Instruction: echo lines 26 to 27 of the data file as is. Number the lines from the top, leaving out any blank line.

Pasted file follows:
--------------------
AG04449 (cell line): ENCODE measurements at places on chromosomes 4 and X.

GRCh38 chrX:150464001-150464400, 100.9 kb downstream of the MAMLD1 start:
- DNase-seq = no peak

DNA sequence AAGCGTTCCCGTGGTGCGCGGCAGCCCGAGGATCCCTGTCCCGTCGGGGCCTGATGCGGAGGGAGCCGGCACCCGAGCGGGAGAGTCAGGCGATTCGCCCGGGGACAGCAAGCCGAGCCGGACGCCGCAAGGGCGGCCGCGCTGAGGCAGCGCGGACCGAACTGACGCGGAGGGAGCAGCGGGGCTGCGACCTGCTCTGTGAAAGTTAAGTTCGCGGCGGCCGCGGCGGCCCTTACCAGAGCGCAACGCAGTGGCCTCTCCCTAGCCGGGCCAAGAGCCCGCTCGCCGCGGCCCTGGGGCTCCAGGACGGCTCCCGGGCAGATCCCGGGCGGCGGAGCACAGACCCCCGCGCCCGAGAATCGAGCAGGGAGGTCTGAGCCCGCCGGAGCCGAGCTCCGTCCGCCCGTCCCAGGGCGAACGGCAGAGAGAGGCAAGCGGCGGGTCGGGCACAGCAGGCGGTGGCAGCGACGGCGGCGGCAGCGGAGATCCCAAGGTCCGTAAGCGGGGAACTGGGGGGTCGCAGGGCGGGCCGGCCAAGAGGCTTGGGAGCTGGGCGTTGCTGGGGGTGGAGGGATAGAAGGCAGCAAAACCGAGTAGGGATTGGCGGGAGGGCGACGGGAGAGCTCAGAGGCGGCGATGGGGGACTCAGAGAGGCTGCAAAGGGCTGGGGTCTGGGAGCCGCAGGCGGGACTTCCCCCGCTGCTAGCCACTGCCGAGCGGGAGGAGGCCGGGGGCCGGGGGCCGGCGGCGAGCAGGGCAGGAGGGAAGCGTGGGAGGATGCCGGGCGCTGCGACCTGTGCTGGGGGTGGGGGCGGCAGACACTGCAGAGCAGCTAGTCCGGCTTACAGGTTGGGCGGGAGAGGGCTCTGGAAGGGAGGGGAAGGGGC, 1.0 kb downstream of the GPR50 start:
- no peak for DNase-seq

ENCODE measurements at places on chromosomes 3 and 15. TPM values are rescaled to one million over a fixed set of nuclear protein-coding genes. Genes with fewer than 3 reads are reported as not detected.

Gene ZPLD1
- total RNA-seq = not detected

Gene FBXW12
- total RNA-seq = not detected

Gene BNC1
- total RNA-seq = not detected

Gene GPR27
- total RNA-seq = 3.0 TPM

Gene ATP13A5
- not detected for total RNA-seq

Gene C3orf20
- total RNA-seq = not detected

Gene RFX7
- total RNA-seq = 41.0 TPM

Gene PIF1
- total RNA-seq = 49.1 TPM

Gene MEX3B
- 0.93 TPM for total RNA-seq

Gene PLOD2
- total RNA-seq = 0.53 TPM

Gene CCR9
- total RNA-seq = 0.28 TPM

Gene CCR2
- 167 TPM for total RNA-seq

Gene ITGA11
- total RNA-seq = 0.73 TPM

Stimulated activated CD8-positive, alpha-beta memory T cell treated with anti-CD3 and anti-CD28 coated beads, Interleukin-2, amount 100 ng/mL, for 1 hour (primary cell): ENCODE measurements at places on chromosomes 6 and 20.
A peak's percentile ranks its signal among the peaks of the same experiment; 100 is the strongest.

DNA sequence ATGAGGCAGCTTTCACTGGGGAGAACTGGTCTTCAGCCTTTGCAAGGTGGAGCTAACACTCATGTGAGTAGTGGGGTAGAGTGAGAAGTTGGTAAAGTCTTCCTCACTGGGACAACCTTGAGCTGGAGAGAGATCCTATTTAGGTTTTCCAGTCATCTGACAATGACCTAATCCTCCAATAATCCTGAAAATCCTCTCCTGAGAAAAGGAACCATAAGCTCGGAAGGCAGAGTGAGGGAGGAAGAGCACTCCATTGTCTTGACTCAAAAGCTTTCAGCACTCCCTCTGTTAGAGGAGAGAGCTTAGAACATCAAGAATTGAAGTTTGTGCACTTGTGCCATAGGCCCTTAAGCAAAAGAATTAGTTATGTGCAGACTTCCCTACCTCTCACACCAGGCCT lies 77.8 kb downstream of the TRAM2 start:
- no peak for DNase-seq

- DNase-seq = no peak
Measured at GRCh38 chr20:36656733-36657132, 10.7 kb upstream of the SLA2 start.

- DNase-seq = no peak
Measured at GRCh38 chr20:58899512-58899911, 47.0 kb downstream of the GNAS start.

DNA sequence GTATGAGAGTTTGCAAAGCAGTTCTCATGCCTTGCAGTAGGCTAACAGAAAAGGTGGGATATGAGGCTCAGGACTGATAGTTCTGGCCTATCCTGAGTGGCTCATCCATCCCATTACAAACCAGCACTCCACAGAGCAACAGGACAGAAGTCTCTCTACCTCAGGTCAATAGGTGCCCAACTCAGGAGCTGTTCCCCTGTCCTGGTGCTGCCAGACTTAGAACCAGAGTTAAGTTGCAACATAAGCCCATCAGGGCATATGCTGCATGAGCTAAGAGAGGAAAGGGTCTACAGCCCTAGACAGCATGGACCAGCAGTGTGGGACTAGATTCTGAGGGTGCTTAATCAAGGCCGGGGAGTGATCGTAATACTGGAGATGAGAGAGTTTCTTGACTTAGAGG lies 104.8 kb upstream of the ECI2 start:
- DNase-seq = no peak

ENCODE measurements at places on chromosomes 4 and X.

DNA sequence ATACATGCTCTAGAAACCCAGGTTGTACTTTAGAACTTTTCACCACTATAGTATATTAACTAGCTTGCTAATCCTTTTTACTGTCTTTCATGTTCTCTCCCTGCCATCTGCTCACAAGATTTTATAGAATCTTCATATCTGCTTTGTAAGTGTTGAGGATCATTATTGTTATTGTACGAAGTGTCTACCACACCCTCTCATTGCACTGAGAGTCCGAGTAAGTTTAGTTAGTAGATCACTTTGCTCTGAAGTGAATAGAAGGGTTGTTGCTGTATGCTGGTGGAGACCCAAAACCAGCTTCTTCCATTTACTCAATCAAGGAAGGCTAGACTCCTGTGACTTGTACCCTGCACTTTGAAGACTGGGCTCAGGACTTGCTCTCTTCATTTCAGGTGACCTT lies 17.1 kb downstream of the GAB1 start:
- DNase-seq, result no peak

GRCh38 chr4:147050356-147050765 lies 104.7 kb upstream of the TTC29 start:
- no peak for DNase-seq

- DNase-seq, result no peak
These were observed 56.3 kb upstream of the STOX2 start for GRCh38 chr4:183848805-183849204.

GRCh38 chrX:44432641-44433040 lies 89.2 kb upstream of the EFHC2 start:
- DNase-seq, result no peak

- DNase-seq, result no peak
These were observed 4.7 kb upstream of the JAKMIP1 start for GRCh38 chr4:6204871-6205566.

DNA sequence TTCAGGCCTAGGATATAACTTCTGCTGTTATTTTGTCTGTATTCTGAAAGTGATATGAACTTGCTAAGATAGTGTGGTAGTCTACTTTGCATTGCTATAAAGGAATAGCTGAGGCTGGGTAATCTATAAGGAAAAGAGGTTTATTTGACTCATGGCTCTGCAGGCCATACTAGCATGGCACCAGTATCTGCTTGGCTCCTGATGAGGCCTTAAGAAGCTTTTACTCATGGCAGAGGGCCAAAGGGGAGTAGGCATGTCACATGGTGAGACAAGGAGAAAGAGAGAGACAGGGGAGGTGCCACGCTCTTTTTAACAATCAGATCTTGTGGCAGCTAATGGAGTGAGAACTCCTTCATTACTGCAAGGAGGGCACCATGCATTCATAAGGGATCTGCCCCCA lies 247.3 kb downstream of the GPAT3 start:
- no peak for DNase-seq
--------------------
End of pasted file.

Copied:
- total RNA-seq = 0.53 TPM

Gene CCR9